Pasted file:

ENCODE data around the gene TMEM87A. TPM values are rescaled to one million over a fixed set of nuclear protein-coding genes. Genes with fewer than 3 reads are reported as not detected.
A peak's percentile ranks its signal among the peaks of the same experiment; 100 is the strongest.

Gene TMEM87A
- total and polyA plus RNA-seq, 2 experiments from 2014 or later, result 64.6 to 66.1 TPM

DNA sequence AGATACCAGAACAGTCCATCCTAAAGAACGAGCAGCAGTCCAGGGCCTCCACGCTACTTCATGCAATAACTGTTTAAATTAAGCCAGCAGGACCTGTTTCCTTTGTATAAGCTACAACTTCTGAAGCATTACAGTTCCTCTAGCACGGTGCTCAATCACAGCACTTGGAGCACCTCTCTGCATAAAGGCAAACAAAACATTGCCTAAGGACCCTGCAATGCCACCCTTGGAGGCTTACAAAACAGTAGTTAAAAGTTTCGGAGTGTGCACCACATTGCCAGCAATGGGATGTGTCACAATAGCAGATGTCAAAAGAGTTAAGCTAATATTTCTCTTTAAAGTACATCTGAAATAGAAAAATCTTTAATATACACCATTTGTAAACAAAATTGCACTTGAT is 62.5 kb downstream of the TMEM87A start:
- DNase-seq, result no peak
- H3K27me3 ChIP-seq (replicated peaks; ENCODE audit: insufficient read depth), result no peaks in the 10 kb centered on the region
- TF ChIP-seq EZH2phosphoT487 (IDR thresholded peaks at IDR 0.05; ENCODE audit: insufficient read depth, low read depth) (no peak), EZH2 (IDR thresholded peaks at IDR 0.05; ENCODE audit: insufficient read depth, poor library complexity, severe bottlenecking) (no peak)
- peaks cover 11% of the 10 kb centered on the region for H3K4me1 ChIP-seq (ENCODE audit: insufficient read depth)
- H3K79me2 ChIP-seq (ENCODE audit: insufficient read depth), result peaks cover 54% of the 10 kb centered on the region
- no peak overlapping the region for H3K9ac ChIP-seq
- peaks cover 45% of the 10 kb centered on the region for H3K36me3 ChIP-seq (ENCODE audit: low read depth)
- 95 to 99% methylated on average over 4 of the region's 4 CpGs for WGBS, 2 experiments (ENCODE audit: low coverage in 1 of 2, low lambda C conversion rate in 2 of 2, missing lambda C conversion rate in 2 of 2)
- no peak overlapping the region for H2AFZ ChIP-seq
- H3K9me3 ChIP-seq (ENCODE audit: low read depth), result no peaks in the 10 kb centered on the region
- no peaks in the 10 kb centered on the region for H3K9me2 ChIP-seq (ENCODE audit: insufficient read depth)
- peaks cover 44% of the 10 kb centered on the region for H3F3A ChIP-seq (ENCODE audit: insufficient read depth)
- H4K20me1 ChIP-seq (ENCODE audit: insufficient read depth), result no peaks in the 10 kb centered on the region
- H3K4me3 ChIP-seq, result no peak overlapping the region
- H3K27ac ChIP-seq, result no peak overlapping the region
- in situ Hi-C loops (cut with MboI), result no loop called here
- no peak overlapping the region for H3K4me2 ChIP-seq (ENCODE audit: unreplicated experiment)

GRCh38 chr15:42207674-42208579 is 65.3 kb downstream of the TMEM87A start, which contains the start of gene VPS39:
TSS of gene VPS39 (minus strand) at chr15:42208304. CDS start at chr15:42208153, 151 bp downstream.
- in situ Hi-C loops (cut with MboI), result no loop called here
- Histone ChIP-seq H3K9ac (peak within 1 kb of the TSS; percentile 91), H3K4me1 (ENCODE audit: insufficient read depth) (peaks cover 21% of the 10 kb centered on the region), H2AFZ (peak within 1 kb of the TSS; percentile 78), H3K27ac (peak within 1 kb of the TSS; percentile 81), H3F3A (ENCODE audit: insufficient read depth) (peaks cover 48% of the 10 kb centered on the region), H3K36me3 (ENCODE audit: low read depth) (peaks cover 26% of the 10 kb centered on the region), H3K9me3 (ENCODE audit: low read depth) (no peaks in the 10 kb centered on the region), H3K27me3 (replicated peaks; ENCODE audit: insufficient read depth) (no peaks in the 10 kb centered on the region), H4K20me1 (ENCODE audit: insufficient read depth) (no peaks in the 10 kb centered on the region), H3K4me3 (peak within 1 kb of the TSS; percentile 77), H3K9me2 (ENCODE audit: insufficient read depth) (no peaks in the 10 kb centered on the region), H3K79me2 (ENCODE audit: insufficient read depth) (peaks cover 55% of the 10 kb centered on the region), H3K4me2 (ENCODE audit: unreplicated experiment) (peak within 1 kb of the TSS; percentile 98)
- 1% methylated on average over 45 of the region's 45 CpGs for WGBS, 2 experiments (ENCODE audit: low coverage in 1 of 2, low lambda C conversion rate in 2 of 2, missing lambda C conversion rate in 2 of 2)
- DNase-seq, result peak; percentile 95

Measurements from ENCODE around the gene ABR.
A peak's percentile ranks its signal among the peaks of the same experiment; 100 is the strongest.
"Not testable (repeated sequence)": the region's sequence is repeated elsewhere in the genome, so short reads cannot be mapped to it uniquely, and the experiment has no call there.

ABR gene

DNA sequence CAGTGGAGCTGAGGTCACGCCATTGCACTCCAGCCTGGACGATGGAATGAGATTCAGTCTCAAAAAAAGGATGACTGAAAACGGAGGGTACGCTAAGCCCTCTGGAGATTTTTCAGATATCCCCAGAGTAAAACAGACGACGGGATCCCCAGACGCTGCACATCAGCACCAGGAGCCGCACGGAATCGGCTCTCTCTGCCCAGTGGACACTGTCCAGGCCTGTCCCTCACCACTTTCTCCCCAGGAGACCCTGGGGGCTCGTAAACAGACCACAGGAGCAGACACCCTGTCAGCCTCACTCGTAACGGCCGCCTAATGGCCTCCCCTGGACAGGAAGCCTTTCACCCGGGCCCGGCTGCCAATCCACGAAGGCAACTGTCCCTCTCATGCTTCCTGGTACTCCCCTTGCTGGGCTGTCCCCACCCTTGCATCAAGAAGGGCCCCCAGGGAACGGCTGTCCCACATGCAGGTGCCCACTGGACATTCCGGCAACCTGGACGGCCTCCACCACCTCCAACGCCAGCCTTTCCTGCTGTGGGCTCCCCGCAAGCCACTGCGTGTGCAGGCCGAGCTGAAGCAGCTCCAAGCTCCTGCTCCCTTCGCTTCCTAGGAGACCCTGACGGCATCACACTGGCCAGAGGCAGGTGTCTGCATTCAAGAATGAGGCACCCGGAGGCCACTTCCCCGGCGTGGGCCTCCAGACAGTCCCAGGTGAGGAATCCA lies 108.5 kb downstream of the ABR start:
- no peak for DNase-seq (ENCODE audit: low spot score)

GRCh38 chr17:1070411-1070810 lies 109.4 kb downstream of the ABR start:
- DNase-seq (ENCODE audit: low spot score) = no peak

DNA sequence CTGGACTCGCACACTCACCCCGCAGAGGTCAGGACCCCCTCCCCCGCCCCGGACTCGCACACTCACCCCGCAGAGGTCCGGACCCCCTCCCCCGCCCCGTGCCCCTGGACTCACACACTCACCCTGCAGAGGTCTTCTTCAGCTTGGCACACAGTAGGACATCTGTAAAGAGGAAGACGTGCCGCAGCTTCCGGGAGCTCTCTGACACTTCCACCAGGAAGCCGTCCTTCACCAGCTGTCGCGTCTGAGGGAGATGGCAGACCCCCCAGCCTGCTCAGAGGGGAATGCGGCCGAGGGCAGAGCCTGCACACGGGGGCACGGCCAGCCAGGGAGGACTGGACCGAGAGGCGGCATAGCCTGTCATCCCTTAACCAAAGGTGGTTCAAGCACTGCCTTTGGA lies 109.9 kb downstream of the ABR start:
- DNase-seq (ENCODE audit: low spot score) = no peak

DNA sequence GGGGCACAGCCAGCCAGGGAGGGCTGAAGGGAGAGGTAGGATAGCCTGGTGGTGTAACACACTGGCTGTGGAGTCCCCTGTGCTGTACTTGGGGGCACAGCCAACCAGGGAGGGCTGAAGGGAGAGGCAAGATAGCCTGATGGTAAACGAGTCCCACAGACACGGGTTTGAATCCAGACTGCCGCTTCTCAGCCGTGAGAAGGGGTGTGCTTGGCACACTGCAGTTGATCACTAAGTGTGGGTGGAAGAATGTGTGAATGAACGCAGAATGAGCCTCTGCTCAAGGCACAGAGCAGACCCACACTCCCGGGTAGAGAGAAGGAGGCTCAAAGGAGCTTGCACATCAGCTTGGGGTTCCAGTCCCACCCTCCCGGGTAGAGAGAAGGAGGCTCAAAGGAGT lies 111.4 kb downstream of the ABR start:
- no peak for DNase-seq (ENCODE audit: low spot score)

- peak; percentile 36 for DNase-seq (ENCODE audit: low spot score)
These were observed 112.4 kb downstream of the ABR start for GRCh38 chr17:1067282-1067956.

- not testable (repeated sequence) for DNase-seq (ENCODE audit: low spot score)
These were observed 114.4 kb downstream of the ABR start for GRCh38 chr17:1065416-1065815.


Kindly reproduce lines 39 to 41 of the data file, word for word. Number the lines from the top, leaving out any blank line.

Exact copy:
DNA sequence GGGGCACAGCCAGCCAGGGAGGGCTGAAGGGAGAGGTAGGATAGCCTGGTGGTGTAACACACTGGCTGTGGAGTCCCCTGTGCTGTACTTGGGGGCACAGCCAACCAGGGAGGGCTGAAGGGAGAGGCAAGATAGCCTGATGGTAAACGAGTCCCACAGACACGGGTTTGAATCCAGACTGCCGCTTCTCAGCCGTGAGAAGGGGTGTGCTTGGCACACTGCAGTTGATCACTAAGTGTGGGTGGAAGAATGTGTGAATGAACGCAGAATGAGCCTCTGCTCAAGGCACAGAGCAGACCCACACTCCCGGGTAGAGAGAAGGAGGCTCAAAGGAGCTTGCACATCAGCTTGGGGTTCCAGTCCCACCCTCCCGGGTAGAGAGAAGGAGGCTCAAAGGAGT lies 111.4 kb downstream of the ABR start:
- no peak for DNase-seq (ENCODE audit: low spot score)

- peak; percentile 36 for DNase-seq (ENCODE audit: low spot score)